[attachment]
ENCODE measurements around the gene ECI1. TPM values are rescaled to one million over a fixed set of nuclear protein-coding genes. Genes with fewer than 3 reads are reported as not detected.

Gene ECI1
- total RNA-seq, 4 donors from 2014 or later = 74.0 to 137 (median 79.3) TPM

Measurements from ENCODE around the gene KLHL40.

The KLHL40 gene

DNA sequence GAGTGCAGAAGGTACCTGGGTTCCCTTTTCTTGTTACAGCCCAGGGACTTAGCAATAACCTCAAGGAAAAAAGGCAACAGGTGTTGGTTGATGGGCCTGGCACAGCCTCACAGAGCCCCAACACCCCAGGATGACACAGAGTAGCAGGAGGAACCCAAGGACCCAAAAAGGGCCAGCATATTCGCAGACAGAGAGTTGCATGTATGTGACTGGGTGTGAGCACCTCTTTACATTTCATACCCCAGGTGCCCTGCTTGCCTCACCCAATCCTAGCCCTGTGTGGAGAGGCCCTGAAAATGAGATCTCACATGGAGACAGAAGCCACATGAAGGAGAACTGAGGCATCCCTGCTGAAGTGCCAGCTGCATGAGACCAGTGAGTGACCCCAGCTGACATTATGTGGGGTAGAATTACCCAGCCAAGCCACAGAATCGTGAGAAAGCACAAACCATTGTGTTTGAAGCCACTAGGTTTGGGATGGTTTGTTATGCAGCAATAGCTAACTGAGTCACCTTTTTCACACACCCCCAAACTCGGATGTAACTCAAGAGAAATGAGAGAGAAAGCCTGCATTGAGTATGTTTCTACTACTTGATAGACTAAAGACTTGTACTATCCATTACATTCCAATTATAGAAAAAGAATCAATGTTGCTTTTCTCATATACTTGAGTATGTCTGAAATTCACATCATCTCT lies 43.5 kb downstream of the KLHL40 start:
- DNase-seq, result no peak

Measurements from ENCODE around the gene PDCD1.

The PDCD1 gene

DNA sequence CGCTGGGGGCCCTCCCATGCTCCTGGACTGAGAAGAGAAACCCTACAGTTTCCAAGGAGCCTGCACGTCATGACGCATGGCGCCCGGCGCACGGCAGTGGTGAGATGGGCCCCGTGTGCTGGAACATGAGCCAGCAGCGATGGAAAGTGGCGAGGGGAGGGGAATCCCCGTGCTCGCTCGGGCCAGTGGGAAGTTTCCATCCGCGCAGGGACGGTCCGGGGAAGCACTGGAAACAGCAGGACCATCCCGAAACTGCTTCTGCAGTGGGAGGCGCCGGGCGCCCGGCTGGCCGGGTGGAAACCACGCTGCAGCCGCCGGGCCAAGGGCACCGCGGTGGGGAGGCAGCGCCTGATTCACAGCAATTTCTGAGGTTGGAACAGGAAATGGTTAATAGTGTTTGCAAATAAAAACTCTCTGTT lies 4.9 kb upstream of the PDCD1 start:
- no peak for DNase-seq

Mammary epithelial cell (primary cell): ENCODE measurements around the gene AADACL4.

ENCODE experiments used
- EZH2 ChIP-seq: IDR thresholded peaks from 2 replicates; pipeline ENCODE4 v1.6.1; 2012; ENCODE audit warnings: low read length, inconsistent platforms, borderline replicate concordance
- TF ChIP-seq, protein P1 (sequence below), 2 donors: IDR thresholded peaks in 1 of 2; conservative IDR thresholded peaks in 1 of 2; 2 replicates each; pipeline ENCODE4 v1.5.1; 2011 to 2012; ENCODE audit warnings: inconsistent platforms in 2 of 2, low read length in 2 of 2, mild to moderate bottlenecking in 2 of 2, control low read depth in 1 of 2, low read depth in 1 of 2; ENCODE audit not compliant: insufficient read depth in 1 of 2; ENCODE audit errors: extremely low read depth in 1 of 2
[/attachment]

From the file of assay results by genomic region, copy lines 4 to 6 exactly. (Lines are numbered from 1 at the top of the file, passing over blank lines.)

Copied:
Measurements from ENCODE around the gene KLHL40.

The KLHL40 gene

DNA sequence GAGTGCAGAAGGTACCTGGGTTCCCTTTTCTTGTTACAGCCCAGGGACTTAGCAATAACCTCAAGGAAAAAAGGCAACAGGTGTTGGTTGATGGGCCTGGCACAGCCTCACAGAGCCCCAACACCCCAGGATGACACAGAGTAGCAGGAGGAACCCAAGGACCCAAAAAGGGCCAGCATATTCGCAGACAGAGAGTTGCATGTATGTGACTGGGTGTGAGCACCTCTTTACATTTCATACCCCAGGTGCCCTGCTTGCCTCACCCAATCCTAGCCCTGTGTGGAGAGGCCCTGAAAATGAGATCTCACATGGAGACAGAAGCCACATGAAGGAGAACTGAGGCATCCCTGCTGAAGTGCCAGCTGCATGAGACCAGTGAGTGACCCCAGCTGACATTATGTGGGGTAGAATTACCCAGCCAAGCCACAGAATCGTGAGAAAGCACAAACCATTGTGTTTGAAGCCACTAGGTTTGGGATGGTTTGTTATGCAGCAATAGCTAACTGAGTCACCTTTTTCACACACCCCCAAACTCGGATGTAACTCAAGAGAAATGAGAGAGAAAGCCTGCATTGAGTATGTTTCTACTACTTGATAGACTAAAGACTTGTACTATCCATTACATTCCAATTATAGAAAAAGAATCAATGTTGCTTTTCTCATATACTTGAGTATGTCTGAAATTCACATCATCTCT lies 43.5 kb downstream of the KLHL40 start: